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"Jahangir and His Vizier, I'timad al-Daula", Folio from the Shah Jahan Album

Artist:
Manohar (active ca. 1582–1624)
Calligrapher:
Mir 'Ali Haravi (d. ca. 1550)
Object Name:
Album leaf
Date:
recto: ca. 1615; verso: ca. 1530–45
Geography:
Attributed to India
Medium:
Ink, opaque watercolor, and gold on paper
Dimensions:
15 3/8 x 10 3/16in. (39 x 25.9cm) Mat: 19 1/4 x 14 1/4 in. (48.9 x 36.2 cm) Frame: 20 1/4 x 15 1/4 in. (51.4 x 38.7 cm)
Classification:
Codices
Credit Line:
Purchase, Rogers Fund and The Kevorkian Foundation Gift, 1955
Accession Number:
55.121.10.23
On view at The Met Fifth Avenue in Gallery 463
While Jahangir (r. 1605–27) and l'timad al-Daula (a title meaning "reliance of the state") greet each other formally in this painting, they had a warm personal relationship, for in 1611 l'timad al-Daula’s daughter had married Jahangir. By virtue of this connection, her father became the chief minister of the realm, a position he retained until his death in 1622.
55.121.10.23 verso–Calligraphy

Oh you whose absence is an ancient friend
And grief for you an old, consoling friend!
Pain for your sake is our daily guest–
A souvenir from you: scars on our breast.
The poor [faqir] Mir-'Ali

Both the upper and lower borders contain one line of Chagatay poetry; at the right and left borders are two fragments of Persian ghazals, one signed by Kamal (Khojandi), and a quatrain.

Annemarie Schimmel in [Welch et al. 1987]


THIS VERSO PAGE has a pattern in gold on a blue ground that is an identical copy of the border, signed by Daulat, of MMA fol. 7v {pl. 27 in this volume. While the present border is very fine, a close examination of the two reveals that the drawing and brushwork of the signed border are superior. It is interesting to speculate that this prolific border painter worked, perhaps, under the close supervision of Daulat. This would appear to be an odd leaf, not matching in border scheme the other folios of Group B.

Marie L. Swietochowski in [Welch et al. 1987]

55.121.10.23 recto–Jahangir and I'timaduddaula

Mirza Ghiyath Beg was a son of Khwaja Muhammad-Sharif, the chief minister of Tartar-Sultan, the Beglarbegi of Khurasan under the Safavids of Iran. When the family fell on hard times, Mirza Ghiyath Beg set out for India, as many ambitious and talented Iranians had done, to seek his fortune. After the Mirza's resources had been completely exhausted and his wife had given birth to a girl, Mihrunnisa, in Qandahar, a merchant and leader of the caravan in which they were traveling took pity on them; he gave them his protection and introduced Ghiyath Beg to Emperor Akbar at Fatehpur-Sikri. Ghiyath Beg rose in the administrative ranks, and when Jahangir ascended the throne he was awarded the title I'timaduddaula (Reliance of the State).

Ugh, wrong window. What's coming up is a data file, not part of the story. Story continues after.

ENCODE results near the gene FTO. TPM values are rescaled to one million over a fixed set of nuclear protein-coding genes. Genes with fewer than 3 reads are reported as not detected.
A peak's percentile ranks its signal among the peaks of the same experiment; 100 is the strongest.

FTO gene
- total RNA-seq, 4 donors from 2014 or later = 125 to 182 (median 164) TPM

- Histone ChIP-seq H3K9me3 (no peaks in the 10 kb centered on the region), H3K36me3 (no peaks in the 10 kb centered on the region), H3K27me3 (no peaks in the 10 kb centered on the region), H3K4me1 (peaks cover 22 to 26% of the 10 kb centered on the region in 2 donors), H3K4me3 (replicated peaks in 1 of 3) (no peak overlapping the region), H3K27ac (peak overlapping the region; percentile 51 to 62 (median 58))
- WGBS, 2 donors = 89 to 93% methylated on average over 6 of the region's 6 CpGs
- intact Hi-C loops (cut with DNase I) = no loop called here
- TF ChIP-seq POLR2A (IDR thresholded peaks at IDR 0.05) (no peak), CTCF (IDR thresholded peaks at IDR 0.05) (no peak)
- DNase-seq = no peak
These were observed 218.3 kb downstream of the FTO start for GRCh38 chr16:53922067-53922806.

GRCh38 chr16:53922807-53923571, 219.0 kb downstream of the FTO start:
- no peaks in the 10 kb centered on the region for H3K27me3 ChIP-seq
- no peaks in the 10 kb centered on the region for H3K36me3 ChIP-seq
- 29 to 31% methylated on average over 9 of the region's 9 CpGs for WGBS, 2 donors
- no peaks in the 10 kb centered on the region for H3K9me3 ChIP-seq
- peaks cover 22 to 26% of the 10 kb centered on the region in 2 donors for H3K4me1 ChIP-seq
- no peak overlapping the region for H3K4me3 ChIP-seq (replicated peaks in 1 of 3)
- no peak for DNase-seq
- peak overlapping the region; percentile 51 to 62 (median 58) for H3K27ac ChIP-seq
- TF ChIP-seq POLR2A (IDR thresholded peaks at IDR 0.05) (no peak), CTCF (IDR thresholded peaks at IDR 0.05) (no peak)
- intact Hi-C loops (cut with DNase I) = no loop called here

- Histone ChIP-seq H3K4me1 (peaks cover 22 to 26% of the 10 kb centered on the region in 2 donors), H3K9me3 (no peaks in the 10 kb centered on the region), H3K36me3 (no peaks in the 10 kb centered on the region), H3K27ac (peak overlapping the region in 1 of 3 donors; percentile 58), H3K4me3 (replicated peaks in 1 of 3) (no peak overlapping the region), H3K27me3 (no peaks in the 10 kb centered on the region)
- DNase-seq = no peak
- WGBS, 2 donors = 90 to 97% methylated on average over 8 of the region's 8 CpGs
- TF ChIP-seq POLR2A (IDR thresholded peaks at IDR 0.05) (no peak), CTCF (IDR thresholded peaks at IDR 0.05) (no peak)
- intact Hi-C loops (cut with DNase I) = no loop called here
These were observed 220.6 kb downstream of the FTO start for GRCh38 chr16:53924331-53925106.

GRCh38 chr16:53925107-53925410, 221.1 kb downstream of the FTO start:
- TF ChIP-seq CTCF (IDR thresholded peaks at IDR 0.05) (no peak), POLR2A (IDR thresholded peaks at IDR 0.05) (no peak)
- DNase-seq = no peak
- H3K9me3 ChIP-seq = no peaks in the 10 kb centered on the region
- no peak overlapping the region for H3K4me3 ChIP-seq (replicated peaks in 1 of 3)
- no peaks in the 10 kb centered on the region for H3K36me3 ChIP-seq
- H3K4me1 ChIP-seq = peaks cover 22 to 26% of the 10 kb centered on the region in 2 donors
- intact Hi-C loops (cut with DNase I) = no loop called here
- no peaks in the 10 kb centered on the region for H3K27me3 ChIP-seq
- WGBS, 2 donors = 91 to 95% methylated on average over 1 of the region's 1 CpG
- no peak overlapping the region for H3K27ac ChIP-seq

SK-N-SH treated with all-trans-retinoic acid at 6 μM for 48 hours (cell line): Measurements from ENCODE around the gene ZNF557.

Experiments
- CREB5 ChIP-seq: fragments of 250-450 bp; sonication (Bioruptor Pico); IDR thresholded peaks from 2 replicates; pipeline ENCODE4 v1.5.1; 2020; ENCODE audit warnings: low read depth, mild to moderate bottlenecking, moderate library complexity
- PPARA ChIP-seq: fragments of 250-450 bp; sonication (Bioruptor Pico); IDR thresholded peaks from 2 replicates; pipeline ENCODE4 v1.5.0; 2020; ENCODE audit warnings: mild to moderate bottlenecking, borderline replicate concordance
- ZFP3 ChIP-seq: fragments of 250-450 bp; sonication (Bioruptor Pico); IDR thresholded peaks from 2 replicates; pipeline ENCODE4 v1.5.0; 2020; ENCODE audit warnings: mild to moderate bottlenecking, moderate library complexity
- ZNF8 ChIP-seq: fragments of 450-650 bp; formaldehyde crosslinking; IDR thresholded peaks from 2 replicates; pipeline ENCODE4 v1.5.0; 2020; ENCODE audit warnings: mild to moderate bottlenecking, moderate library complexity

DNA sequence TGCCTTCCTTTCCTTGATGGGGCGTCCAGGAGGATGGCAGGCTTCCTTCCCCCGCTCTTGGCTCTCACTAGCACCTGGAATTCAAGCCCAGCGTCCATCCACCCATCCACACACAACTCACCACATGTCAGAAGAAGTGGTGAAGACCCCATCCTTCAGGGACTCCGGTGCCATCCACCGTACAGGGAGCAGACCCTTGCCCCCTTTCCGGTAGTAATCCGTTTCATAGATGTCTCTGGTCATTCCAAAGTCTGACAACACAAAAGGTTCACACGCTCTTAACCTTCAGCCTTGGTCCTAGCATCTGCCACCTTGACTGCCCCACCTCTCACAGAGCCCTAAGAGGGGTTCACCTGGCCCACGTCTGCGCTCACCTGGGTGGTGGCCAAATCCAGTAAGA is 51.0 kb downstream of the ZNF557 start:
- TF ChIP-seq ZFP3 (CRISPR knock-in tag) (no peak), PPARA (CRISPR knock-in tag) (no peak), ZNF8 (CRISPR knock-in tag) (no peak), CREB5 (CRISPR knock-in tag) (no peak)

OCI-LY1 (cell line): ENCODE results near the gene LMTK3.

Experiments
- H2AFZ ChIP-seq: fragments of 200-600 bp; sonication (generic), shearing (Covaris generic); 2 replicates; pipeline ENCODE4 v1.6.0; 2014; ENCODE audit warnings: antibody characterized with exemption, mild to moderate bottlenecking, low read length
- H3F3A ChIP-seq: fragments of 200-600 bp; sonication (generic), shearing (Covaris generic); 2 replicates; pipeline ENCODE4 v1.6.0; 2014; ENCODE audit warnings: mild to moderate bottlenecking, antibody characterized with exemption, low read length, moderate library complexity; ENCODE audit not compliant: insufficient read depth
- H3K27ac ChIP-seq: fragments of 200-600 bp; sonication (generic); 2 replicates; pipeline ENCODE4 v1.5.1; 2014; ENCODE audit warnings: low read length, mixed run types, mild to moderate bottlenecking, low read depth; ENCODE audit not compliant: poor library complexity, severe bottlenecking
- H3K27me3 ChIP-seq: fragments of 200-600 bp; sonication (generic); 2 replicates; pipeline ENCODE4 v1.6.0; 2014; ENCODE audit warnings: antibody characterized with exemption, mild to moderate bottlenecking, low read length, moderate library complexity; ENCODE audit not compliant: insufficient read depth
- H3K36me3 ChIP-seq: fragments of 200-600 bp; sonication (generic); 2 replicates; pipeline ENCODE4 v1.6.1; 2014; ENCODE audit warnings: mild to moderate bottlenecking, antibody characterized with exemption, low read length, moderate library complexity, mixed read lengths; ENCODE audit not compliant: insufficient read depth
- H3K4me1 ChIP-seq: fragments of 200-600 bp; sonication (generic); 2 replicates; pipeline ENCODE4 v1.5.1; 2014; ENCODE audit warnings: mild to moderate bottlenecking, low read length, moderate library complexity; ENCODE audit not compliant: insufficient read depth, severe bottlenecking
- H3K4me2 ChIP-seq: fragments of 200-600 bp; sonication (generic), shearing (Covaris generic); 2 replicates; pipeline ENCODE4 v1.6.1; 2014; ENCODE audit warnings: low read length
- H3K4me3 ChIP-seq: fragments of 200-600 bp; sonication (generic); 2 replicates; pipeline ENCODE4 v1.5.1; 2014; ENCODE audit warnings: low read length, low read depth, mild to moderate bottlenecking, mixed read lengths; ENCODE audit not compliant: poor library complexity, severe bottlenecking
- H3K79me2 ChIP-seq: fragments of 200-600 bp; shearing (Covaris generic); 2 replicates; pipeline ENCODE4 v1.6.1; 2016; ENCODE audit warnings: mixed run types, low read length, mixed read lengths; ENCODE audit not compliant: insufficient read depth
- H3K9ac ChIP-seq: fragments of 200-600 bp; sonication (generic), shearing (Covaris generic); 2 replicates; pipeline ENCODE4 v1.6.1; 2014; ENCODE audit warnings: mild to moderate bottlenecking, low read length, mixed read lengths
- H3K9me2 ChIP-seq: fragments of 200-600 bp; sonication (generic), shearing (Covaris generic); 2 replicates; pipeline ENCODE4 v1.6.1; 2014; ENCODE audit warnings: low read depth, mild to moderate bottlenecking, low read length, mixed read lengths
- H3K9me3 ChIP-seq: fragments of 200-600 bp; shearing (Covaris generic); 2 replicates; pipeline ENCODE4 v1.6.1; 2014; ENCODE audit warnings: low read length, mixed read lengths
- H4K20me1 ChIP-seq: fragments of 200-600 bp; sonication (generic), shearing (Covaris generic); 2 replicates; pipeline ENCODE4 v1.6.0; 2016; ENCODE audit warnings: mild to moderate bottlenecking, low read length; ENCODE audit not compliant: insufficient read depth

In I607 Mihrunnisa's husband Sher-afgan Khan was killed after having mortally wounded Qutbuddin Khan, governor of Bengal, and Mihrunnisa was placed under the care of Jahangir's mother. In 1611 she was married to Jahangir and given the title Nur-Jahan Begum. By
virtue of this connection I'timaduddaula became the chief minister of the realm, a position he retained until his death in 1622.

After the death of his father-in-law, Jahangir wrote: ''Though he had the burden of responsibility of such a kingdom on his shoulders, and it is not possible for a human being to please everyone when dealing with financial and administrative affairs, yet no one ever went to I'timaduddaula with a petition or business who returned feeling slighted or injured."[1]

Not only a brilliant administrator and royal adviser, I'timaduddaula was an even-tempered, pleasant, and fair man "who did not cherish hatred even against his enemies."[2] His grief over the death of his wife in his old age caused the emperor to observe that "he maintained the best interests of the state and loyalty to his master, and also kept those in need happy and hopeful. In truth this was his own special style, but from the day his consort went to her eternal reward he lost all interest in himself and from day to day withered away. Although externally he never ceased to manage the affairs of state and administration, inwardly he burned with the fires of loneliness until, after three
months and twenty days, he passed away."[3]

Wheeler M. Taxton in [Welch et al. 1987]

DIGNIFIED AND SERIOUS, the emperor and his father-in-law face one another in respectful silence, as though to demonstrate the increasing formality of the Mughal court. When he commissioned this double portrait, the connoisseurly Jahangir must have been aware of Manohar's unique gift for recording objects. Every sparkling jewel, glint of chased gold, and shimmering textile–from the folkloristic tie-and-dye patka to the sumptuous embroideries and brocades–have been rendered in what amounts to a definitive catalogue of these ambulatory imperial treasures–in striking contrast to l'timaduddaula's spartan jewellessness.

Every wrinkle and curl is scrupulously limned, but the isolation of each man reveals the flaw in Manohar's artistic personality. However, if his group portraits offer ranks of specimens sealed in bell jars, his portrayals of individuals can be penetrating. This is particularly apparent
in his many uncompromising characterizations of Jahangir, which detail the development of every wrinkle and jowl and provide a clinical dossier of imperial progress from sturdy youthfulness to slightly crapulous middle age.